Derivatives are measured at fair value. As at year-end 2014, derivatives held for trading included a credit default swap (CDS) in current liabilities, forming part of the investments in financial assets.
The credit default swap derivative instrument has been part of two cross-border lease contracts since 2005. The CDS is a product which insures the credit risk on an underlying portfolio made up of almost 100 reference bonds. The instrument has a maturity of 10 years (maturing on 22 June 2015), Alliander’s maximum risk exposure was $171 million. An impairment loss on the CDS was recognised in 2008 and, in view of the then prospects for the product, it was decided at the time to recognise a provision in respect of the maximum risk exposure of $171 million. The greater part of this provision came from the fair value of the CDS (which was negative), the remainder being made up of an additional provision up to the amount of the maximum risk – see note . This approach was maintained up to year-end 2013, based on the expected risks.
In December 2014, the fair value of the CDS was $18 million (€15 million) and the additional provision amounted to $153 million (€127 million) on the basis of this methodology. As at year-end 2014, the remaining term to maturity of the CDS was only six months and the management of Alliander concluded at the time that the default risk among the companies in the CDS portfolio (between then and the expiration date of the instrument) had diminished to such an extent that the maximum risk relating to the entire product was no longer expected to materialise. Under the criteria stipulated in IAS 37, this meant that the entire amount of the provision of $153 million (€127 million) in 2014 should be released to income and set against operating expenses.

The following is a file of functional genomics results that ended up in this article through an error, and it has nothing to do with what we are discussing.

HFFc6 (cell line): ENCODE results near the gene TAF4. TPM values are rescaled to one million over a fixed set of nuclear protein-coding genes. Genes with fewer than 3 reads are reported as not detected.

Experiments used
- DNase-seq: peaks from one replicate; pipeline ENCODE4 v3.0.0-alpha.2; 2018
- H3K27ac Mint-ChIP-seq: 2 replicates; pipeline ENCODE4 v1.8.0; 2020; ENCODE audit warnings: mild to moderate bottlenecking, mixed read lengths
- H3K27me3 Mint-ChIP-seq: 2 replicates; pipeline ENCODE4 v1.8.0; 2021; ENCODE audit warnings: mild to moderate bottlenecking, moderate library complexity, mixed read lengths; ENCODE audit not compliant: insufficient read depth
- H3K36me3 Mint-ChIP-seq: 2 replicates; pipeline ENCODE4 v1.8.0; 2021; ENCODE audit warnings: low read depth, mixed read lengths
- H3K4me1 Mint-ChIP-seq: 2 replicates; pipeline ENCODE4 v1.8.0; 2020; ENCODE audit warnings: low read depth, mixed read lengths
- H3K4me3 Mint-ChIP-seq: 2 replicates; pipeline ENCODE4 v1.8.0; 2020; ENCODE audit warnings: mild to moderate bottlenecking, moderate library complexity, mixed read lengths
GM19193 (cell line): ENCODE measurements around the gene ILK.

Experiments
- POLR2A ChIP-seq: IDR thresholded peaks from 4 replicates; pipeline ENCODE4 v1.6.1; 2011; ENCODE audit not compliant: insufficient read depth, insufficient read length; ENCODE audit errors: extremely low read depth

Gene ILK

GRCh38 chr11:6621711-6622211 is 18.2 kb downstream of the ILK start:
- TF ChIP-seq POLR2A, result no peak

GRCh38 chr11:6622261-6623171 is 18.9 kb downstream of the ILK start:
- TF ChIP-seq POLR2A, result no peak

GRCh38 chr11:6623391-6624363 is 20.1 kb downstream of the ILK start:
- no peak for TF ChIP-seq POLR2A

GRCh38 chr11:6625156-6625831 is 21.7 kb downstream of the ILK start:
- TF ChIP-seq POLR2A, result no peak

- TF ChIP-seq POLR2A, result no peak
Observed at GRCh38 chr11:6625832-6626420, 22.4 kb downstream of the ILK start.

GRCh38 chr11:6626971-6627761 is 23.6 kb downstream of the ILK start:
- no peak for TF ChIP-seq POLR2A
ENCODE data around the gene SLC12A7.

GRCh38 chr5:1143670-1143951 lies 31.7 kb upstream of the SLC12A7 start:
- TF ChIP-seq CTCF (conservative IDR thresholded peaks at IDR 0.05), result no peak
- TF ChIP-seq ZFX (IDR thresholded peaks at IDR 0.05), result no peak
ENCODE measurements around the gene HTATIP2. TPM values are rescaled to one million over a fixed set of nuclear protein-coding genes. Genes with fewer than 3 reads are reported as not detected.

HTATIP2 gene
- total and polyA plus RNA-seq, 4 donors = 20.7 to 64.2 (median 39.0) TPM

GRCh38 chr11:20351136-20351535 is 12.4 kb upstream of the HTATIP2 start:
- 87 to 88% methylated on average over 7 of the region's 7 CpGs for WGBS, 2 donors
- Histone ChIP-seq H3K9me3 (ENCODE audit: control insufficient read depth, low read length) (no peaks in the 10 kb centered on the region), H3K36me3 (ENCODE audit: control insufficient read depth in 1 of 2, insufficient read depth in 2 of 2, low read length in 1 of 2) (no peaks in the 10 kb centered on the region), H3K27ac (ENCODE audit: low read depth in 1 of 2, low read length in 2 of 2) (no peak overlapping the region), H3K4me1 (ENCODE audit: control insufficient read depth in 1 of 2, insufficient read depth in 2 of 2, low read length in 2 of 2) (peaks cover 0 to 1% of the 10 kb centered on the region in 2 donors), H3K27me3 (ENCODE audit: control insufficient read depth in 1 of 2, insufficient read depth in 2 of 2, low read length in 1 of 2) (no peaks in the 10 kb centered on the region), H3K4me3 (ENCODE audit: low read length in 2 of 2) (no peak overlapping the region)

The fair value based on an external valuation in December 2014 amounted to $18 million (€15 million). However , Alliander’s management took the view that this fair value did not sufficiently reflect the remaining risks attendant upon the product. Based on an internal risk analysis, a valuation of $75 million (€62 million) as at year-end 2014 was arrived at. The difference, of $57 million (€47 million), was recognised in operating expenses in 2014. The net effect is that with respect to the CDS in 2014 a release of €80 million was recognised and set against the operating expenses.
The CDS matured on 23 June 2015, with the simultaneous expiry of all the risks attendant on this instrument. The carrying amount of the CDS, of €66 million, was released to the income statement for 2015 and set against operating expenses on the same date.
Finance was raised in 2015 under the Euro Commercial Paper Programme, denominated in foreign currency. In order to eliminate currency risks, the foreign currency was immediately converted into euros by means of foreign exchange swaps. The carrying amount of this short-term derivative as at year-end 2015 amounted to €0.3 million (2014: €2 million). The current liabilities as at year-end 2014, amounting to €18 million, related to three FX swaps hedging the currency risk on the current portion of the available-for-sale financial assets.